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Arts & Culture

Sandra Cisneros's defenders and detractors debate what the celebrated author has meant to San Antonio and Latino literature

Photo: Courtesy photos, License: N/A

Courtesy photos

Sandra Cisneros with her dog, Barney, aka Barnitos.

Photo: , License: N/A

Cisneros, circa 2006. Photo by Ray Santisteban.

Klein said that she did not have the strength to speak up for herself at the time because she was in recovery from an abusive relationship and was awestruck by Cisneros.

Working for Cisneros entailed tending to a mini-menagerie. Klein walked the dogs, fed the cats, and cleaned parrots' cage "while Sandra got massages."

"I did everything for that woman but wipe her butt," says Klein who, though she appreciates all that Cisneros initially did for her, feels that "what has been most exhausting about the whole experience was seeing her lose her way, watching her let go of the people who really cared for her while letting fame and fortune get in the way." Klein also says that she helped organize workshops and spent time with writers who she said Sandra was technically supposed to be mentoring. And during public events, Klein was responsible for keeping the literary star safe from the eager grasp of desperate fans. Exhausted by her over-time hours working for Cisneros while raising her own child as a single mom, Klein said she was left with no stamina for writing. Yet when she tried to bow out of Macondo one year Cisneros insisted that she participate, telling her, "I don't want people to say that you're that girl who used to write until you started working for Sandra."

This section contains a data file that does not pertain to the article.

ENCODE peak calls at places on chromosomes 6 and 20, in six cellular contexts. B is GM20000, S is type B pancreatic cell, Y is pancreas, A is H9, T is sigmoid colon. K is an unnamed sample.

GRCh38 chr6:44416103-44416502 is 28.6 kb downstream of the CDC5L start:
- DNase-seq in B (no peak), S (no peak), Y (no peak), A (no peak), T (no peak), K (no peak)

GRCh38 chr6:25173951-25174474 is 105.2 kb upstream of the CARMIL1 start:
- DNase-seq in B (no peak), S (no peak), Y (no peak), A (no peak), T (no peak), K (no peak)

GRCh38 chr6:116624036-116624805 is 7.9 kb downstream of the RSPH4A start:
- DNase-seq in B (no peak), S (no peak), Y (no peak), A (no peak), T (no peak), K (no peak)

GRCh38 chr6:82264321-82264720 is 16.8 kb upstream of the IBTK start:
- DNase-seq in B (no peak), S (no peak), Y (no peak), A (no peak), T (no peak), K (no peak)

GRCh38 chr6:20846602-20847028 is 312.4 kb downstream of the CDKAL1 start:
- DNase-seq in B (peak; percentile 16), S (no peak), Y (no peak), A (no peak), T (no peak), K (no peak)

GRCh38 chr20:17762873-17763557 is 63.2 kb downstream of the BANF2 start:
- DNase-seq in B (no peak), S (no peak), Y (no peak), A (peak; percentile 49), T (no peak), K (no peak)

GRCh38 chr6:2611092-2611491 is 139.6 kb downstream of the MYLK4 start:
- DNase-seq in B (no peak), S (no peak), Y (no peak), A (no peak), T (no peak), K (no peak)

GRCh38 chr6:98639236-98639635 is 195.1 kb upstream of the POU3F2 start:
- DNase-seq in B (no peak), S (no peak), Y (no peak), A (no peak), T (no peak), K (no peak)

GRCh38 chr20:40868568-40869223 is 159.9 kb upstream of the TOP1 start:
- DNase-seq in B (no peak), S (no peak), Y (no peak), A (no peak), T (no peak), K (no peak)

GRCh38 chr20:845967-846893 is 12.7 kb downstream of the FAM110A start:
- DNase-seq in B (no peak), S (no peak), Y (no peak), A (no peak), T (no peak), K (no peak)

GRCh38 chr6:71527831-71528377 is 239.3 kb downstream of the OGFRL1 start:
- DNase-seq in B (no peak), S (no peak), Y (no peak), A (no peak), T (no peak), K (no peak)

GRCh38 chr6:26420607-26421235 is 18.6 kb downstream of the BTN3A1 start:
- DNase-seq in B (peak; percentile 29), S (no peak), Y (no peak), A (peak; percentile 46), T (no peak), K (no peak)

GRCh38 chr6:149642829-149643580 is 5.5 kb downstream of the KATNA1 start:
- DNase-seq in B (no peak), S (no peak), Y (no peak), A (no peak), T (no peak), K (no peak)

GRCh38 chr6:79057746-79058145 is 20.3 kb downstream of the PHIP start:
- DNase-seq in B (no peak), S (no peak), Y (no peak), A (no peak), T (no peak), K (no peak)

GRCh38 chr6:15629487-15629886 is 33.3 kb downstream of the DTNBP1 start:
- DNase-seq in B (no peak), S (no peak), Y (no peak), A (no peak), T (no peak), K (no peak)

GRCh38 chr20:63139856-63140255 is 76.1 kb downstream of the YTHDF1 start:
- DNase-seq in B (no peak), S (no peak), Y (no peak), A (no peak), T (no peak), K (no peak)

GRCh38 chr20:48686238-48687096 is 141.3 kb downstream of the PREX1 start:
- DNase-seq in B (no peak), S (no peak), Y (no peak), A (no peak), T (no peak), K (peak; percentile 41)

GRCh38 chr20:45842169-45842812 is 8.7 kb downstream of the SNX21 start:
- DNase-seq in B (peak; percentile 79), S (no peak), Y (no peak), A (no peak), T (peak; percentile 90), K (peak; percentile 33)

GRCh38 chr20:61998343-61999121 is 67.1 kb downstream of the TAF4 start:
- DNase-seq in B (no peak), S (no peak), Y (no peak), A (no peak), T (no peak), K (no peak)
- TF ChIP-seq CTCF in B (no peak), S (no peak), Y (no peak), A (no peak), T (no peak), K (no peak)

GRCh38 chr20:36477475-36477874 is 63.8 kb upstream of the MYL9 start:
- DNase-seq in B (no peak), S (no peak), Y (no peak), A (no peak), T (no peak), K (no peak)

The relationship between the two devolved to such a state that the enmity flowed both ways. During a book signing, Cisneros refused to sign her ex-employee's copy of Caramelo. And the young poet who had once written an ode to the author called, "Sandra Sprouting en San Antonio" has just penned another poem — this one celebrating Cisneros's departure.

It must be tough being Sandra Cisneros, a public symbol of literary success grown so polarizing. In some ways her fame obscures her fiction. In the intro to House on Mango Street's 25th anniversary edition she writes of herself as a young woman who was interested in global experimental prose. With all the mandatory reading of her stories in so many classrooms, does anyone ever look at her work as being informed by Borges or Heinrich Böll?

When Cisneros and I were ending our conversation on the phone she revealed that she was actually multi-tasking — having jewelry appraised to further fund Macondo's international development before a trip to Mexico. "Are you that broke?" I joked. She responded that she often donates to local causes by selling her jewelry.

She suggests that, outside of a few extremely local friends, she is alone in the world. And that, in turn, she has chosen her audience and activism over individual contact. She tells me directly that while she used to let people in, no more. She guards herself from people "that suck your soul." She is both amused and not too happy about the unwanted attention her move has garnered. "I feel every time I open myself to an interview I am opening my heart to attacks," Cisneros wrote to me after declining a second interview. "I find the curiosity about myself one of the reasons why I've withdrawn from public life and why I have to move," she wrote via email. "I am in sanctuary trying to get to my own work, which is the most important gift I can give the public.

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